• Though India and Nepal had agreed to collaborate on conducting the tiger census in their countries in 2018, they’ve yet to sign an agreement on sharing detailed assessments of the numbers.
• It was expected that an agreement to be signed during the ongoing conference [Global Tiger Recovery Programme that has 13 countries with wild tiger populations in attendance.
• Nepal already publicised the results of its tiger census last September 235 and this represents an 18% rise from the 198 tigers in 2013.
• However, India needs details on the locations of these tigers, which are captured via camera traps, to be sure that some tigers found on the border are not double-counted.
Starting a common methodology programme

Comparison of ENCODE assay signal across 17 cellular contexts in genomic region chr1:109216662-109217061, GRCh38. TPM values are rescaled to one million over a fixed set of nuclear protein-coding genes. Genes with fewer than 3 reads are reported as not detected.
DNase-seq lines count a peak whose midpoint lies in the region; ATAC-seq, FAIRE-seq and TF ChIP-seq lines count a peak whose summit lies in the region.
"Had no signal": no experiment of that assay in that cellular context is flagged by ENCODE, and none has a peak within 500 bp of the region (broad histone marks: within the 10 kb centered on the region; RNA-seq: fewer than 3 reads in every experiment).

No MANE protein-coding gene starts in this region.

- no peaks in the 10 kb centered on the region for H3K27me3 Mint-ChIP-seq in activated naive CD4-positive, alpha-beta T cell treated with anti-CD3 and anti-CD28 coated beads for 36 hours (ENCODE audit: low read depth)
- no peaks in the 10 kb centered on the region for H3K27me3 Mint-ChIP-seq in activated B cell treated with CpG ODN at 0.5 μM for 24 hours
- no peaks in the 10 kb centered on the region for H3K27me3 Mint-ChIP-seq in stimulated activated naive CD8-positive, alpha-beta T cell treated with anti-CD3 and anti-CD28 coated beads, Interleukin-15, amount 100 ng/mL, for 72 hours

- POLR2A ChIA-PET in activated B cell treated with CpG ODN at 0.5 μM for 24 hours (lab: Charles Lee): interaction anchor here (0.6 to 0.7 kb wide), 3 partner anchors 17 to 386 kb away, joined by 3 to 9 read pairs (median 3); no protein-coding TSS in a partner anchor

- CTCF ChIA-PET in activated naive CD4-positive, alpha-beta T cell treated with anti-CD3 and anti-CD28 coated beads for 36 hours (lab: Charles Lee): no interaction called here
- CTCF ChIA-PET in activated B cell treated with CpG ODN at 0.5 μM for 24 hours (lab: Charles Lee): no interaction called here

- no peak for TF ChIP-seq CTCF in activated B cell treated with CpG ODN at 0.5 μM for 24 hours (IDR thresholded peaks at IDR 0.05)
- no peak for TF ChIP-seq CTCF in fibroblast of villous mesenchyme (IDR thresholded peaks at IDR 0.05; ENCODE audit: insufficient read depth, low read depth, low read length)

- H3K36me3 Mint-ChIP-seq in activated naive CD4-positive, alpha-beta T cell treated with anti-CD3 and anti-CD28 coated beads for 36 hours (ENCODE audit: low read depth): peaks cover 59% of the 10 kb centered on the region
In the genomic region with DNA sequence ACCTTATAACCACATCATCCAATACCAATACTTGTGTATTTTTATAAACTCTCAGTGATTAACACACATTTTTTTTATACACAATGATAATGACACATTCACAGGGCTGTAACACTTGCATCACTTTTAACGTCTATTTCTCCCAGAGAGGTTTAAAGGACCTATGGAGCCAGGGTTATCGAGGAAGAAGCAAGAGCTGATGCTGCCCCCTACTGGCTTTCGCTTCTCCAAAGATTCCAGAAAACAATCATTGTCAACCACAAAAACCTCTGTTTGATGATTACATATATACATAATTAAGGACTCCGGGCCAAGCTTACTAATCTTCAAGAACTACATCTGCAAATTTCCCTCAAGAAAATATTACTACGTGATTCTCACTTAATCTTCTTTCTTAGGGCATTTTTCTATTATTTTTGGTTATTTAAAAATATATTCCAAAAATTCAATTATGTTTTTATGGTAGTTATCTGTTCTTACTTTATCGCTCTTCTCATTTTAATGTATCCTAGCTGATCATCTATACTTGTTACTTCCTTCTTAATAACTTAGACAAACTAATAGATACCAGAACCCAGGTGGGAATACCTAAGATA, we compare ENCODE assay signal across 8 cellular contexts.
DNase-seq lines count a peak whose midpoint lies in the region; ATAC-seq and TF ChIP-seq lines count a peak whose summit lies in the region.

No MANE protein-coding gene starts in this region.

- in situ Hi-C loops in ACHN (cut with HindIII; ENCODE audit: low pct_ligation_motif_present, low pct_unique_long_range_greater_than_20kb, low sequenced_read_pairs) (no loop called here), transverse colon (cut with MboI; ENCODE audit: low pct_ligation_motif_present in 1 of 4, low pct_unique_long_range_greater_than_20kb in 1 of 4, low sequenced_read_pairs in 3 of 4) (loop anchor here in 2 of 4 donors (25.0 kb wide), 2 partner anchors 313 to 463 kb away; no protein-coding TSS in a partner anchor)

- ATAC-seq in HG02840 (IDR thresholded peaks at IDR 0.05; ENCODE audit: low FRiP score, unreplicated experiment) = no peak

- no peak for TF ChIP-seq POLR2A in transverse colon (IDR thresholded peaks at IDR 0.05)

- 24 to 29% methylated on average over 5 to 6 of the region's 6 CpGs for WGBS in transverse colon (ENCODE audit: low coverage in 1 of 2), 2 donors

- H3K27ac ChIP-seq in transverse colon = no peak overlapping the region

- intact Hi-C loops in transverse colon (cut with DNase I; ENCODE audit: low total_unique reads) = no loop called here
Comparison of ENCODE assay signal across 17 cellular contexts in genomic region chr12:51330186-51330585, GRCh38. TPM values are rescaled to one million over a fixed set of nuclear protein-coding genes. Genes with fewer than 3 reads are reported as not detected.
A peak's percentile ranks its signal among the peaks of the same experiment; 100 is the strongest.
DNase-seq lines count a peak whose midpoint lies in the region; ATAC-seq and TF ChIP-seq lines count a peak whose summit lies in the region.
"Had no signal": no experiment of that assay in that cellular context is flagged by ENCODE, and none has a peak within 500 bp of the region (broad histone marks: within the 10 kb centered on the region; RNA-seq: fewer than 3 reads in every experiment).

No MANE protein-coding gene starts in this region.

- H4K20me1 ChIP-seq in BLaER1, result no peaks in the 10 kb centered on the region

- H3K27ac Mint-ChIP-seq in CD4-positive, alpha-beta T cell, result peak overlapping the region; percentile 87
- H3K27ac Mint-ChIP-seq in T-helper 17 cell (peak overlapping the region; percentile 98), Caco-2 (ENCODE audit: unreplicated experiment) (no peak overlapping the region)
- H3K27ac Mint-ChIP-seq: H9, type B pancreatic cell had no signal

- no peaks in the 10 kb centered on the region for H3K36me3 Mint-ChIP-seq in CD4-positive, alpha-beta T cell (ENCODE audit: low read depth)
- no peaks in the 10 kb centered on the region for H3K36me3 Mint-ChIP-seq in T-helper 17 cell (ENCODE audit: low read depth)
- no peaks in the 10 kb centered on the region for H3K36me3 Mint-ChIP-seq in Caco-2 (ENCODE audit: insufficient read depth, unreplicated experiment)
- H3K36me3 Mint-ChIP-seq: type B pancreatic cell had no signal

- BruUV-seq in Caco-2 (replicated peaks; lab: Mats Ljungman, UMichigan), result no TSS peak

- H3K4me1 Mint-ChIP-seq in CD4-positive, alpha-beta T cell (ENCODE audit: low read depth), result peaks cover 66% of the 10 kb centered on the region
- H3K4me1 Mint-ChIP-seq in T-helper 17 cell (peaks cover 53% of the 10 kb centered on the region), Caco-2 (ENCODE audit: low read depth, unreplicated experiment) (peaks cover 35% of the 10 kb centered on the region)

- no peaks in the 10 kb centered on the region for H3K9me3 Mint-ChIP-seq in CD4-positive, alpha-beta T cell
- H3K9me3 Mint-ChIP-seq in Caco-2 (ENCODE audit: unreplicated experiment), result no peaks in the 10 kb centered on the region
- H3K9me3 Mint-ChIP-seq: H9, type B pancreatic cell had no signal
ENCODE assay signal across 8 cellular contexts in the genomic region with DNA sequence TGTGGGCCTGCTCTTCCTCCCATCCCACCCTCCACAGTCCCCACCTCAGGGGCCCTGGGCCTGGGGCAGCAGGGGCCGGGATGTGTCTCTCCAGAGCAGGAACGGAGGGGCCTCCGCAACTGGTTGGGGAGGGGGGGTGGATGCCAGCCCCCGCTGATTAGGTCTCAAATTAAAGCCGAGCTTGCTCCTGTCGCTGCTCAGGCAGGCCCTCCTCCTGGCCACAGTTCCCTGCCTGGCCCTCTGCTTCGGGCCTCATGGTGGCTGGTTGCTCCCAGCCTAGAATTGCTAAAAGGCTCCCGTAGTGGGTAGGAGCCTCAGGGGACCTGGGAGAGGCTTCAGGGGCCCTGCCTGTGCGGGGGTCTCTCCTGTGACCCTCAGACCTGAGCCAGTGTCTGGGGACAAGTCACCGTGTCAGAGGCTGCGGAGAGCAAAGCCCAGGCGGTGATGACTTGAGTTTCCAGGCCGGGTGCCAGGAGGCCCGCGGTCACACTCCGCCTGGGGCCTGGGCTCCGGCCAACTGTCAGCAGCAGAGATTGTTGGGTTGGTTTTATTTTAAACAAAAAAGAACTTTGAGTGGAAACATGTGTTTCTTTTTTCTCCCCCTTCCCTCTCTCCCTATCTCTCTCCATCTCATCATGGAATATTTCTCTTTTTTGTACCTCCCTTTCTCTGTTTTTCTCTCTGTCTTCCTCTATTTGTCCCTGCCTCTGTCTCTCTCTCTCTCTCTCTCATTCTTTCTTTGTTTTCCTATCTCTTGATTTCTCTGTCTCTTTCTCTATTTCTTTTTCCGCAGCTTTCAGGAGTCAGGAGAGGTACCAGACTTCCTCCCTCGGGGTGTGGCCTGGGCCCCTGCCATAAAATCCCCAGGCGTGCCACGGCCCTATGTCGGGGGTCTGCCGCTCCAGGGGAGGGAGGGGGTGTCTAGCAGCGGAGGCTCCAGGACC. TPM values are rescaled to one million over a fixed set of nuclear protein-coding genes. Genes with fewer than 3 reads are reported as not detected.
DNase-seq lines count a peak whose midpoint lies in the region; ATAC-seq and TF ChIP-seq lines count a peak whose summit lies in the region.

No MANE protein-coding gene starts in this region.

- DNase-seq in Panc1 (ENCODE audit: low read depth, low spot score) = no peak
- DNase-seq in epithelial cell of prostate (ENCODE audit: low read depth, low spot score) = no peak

• India’s tiger census is huge and spans a vast area.
• However, both (countries) are sovereign and so data sharing must be on equal terms. Prior to beginning its census India had also signed agreements with Bhutan and Bangladesh regarding sharing tiger numbers and conducting surveys using a common methodology.
• Both these countries had already shared data with India, said the Indian official cited earlier.
About India’s count
• Officially, India had 2,226 tigers as of 2014.
• An ongoing census is expected to reveal an update to these numbers.
• 25-35% of India’s tigers now lived outside protected reserves.
• The Chitwan National Park in Chitwan and Parsa Wildlife Reserve of Nepal are adjacent to the Balmiki Tiger Reserve in Bihar.
• Likewise, Nepal’s Bardiya National Park adjoins India’s Katarniaghat Wildlife Sanctuary, while the Shuklaphant National Park in Nepal adjoins India’s Dudhwa Tiger Reserve.
Mains Paper 3: Environment | Conservation, environmental pollution and degradation, environmental impact assessment
Prelims level: Tiger reserves mentioned
Mains level: Bilateral cooperation on tiger conservation